Michael got this look on his ace
like he’d just seen the First Vision.
“You’re not going to say yes?”
He jumped at my voice like he’d
forgot I exist. “Yeah. I am. It’s perfect.
Maybe I can get close to what you deserve.”
“Two more years?”
His face went pale. “That won’t be easy.”
He turned back to Pres. McCoombs.
“Can she go, too?”
“Not with you.”
“I know—I’m not that green.
She’s twenty-one in December.
Does your inspiration inbox
have a cal for her, too?”

So he went to Brazil, and I spent
eighteen months in the parts
of the Geneva mission that are in France,
caught in a visa war between the church
and the Swiss government.
My French is good.
His Portuguese is better.
When Jaron came through the line
earlier, he, Michael and the best man
all got jabbering—just hope it wasn’t
about me.

We shake the last hand, hug
the last hug, eat cake and throw
flowers. I avoid Kim who will give
me advice about my wedding night
that I don’t want.
My mom helps me change, cries
as she undoes twenty satin-covered buttons.
I hug her, cry, too, sense she’s missing Phil.
“I wish he could have been here.”
She closes her eyes and lifts her face
towards heaven. “He was. Don’t worry.
He was.”

I run through a shower of birdseed
to Gram’s old car that Michael doesn’t
have the heart to sell.
It’s covered in Oreo’s and
whip cream “Just Marrieds.”
I hug Stephie and Dad,
Michael tucks me in the front seat,
shuts my door, shake’s Dad’s hand,
who pull him into a hug.
“Take care of our girl, son.”
“I will, sir.”
Michael hugs him again.
“Sure, Dad.”

At the end of the lane
that leads from the temple and church
to Highway 27, Michael hands me
an airplane eyeshade.
“What’s this?”
“Humor me.”
Our honeymoon is a huge
secret surprise. I play,
put it on.
“Thanks, babe.” He kisses me,
slips into an intensity
we’ve always held back,
has a hard time getting
free of my blindfolded clutches.
“We’re not going far tonight are we?”
“Hush.” He pulls out onto the highway.
Turns right. I think.
I slide over next to him—
gotta love that old bench seat—
chew on his ear while he drives.
He pushes me away.
“Get over there and buckle
your seatbelt or we’ll end up
in the back seat of this old clunker
after all.”
That sounds like a great idea, but
I obey—don’t want to ruin
all he’s crafted for our first time.
Where ever we’re going,
whatever it looks like,
whenever we get there, 
whether he’s chartered a boat
or rented an island, whether
it’s his condo in the Keys,
Cayman, or Thailand or
somewhere brand new,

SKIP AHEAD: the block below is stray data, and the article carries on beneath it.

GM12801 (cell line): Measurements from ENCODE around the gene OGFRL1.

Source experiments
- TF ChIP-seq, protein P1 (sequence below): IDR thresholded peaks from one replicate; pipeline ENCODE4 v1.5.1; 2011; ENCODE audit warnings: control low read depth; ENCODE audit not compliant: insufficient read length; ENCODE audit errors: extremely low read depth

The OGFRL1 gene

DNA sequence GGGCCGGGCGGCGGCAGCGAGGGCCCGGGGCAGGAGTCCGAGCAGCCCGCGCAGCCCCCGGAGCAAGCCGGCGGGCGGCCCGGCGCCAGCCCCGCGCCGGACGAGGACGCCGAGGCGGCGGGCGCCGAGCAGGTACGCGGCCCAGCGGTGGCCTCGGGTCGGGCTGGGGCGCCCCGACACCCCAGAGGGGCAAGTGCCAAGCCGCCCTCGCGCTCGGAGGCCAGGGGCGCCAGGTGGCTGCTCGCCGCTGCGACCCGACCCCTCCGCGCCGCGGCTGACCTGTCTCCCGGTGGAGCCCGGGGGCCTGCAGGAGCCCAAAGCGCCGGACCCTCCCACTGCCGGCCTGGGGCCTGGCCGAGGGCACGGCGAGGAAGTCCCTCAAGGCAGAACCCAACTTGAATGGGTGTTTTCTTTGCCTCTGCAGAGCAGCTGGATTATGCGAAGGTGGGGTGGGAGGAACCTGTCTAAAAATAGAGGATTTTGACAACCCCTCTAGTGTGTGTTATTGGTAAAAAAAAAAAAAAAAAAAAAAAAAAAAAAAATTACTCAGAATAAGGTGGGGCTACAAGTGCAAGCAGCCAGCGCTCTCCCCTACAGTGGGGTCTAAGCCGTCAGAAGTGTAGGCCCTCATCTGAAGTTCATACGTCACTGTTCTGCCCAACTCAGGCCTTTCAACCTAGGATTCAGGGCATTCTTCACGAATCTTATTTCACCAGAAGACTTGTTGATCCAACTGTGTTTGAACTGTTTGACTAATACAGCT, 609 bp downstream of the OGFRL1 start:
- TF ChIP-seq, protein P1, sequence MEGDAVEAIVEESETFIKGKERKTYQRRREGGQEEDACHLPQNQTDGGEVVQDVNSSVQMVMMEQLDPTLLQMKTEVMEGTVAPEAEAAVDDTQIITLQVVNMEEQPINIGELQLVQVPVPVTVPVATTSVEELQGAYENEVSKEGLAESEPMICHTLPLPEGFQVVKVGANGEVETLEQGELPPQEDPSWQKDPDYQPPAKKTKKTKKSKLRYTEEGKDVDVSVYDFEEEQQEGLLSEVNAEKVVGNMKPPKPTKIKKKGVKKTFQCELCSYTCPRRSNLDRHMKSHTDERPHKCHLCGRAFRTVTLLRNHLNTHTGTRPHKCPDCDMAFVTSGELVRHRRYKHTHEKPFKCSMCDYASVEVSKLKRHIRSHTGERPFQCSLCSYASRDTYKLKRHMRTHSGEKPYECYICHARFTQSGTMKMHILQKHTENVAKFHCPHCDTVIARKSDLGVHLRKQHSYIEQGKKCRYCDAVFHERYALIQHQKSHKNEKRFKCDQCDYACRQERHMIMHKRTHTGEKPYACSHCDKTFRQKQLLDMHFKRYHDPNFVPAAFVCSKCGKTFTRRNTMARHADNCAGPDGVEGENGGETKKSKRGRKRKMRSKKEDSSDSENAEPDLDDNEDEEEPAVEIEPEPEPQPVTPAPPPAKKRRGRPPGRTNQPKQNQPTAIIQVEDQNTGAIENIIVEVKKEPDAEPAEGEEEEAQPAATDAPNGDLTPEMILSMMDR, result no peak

it’ll be the wondrous
of the forever
we pledged
to our Savior
and each other
in His holy house
this day.


  1. I'm crying like a baby ... This novel is EVERYTHING I expected and more for the end of Michael's and Leesie journey. Angela you have my respect and admiration as an author. This novel is very close to my heart. THANK YOU!!!

  2. A mission! I love, love it! I love that they both take the time to grow and mature more before they get married -- especially Michael. It just seems like it makes their relationship that much stronger.

    The only part that confused me about was where it says "he walked four feet above the ground until we came to Utah" -- not sure exactly what you mean by that?

    I thought Leesie's birthday was in November? Wasn't it her birthday they were celebrating at Thanksgiving time in Taken By Storm or were they just celebrating early?

    Michael better tell us where he is taking Leesie!

  3. Michelle--you're going to make me cry, too!

    I'm glad you think the mission works, Gayle. And don't worry. Tomorrow you'll see Michael's honeymoon surprise. I couldn't resist adding one more thing to keep you guessing up to the last page turn. Do you think it's too corny?

  4. I'm sobbing again. :) I can't tell you how happy I am!! I'm SO glad these are happy sobs, instead of the heart wrenching sobbing, I was doing when I finished Taken By Storm. I feel so complete. Almost...haha! I need my fill of Michael tomorrow, and CAN'T WAIT for that! Where is he taking her? They have waited for this moment forever...and so have I!! Ha ha!! Awesome, amazing. Did I mention that I loved it! ;)

  5. Thanks, Chaleese. I'm so glad you loved it. I'll try not to disappoint you tomorrow.

  6. Angela, you never disappoint me. You are simply amazing.

  7. This was great. Please tell me Michael at least gives us a glimpse of their night!!

  8. Angela, in all honesty, this is most beautiful. I loved it! It brings together all the characters who mattered. And brings in so much. When I first got my hands on Taken By Storm, I never realised in how many ways Michael and Leesie's story would define my life.
    You are such a fantastic writer, Angela! And I thank you for bringing forward such an honest, original, emotional roller-coaster ride of a tale that is oh-so-beautiful. I've loved every moment of this.

  9. Thanks Brandi and Bee--you've both been so wonderful. I hope to read books from both of you some day.

  10. they are married !!!
    Angela this is so beautifull i am crying rite now I LOVE IT !